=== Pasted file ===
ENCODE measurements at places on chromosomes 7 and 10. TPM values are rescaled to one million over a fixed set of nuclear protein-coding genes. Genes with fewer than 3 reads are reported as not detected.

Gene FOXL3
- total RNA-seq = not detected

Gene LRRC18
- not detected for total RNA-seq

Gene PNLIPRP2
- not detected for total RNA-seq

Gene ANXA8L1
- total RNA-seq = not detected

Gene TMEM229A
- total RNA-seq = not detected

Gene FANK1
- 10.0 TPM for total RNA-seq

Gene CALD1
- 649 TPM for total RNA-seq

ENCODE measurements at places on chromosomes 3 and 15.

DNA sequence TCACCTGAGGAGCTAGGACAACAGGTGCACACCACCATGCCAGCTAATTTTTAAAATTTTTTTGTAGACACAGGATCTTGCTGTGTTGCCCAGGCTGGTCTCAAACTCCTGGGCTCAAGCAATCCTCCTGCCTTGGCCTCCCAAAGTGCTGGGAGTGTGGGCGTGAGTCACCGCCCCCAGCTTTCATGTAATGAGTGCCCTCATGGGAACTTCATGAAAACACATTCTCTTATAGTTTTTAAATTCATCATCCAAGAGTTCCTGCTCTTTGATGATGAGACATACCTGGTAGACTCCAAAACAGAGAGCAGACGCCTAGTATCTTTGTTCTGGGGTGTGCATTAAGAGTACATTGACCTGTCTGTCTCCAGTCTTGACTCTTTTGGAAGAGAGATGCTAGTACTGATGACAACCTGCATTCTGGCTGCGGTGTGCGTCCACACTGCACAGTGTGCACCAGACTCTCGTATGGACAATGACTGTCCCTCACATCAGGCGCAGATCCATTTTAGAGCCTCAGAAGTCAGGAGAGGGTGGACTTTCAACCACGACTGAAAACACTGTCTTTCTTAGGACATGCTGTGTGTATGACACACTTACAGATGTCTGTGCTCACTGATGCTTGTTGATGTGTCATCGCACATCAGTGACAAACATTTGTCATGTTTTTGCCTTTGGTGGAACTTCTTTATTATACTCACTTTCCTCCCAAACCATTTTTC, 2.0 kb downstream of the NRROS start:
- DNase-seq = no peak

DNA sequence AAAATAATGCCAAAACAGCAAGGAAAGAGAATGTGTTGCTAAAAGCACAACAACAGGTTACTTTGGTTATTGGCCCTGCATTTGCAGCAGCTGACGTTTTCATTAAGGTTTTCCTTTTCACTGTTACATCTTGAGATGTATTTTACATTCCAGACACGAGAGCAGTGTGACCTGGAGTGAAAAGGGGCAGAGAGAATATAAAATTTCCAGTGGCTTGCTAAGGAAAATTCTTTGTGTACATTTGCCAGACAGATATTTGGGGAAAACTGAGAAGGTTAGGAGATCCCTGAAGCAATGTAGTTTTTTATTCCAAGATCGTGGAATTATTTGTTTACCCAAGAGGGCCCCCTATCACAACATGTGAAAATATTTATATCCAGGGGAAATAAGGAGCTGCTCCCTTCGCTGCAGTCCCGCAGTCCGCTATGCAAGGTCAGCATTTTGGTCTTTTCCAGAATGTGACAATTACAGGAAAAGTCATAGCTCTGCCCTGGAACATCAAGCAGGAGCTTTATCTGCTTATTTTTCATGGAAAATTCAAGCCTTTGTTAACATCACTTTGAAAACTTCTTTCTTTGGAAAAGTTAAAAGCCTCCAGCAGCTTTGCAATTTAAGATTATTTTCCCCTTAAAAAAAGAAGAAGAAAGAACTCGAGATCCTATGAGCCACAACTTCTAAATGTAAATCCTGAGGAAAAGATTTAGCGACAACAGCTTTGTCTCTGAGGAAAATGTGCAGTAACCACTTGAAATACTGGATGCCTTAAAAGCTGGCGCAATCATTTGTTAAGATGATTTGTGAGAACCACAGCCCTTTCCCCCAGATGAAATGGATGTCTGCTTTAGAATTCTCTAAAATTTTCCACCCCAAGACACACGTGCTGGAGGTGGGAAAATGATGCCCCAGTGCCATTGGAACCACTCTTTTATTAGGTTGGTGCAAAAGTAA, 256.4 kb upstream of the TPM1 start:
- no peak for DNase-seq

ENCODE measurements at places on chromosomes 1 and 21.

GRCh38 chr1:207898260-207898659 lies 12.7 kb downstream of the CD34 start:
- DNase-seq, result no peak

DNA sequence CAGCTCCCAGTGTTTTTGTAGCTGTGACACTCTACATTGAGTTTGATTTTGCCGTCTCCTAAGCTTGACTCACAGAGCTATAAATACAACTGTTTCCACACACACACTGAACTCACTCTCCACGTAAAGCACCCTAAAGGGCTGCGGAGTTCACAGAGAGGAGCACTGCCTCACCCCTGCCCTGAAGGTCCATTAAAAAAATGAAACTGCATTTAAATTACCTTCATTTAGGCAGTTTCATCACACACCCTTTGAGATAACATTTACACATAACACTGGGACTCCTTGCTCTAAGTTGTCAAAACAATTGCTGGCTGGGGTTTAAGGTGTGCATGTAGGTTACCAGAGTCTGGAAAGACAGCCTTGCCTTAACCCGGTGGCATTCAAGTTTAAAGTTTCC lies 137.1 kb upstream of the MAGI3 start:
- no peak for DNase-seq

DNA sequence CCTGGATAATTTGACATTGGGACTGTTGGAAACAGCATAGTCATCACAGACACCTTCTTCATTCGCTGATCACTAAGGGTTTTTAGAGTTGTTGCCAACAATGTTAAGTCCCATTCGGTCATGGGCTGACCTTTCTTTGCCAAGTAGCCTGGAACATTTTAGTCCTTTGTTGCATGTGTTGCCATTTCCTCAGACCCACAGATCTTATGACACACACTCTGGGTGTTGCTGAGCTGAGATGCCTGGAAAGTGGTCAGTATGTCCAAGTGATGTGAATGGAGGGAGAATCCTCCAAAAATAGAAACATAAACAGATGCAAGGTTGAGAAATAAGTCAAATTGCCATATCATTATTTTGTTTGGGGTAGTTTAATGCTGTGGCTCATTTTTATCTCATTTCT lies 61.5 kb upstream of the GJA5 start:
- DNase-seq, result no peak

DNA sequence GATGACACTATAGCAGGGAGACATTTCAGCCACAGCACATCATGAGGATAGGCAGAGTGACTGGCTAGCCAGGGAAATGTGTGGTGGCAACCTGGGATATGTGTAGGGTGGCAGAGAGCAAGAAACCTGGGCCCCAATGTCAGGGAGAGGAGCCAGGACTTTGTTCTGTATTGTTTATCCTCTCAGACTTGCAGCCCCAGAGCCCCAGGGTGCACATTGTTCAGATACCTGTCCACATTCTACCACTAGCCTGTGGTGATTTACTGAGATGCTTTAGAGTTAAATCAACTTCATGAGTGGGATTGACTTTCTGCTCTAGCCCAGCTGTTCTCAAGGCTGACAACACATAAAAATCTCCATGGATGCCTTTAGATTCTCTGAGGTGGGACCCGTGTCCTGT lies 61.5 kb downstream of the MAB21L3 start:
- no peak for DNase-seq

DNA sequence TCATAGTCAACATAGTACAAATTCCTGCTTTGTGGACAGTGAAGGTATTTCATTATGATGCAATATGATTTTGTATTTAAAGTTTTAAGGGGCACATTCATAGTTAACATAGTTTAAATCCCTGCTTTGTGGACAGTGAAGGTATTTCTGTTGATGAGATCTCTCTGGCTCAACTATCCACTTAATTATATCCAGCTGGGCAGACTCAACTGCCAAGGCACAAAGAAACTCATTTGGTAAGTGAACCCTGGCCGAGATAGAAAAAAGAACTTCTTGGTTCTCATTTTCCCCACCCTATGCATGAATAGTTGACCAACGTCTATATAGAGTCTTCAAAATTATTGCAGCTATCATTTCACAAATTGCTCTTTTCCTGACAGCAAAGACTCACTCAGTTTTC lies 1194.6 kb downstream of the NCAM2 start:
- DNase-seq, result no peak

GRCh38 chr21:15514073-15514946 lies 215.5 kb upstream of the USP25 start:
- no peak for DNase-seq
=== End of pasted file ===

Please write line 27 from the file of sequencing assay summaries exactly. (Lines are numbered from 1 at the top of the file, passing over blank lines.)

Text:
- DNase-seq, result no peak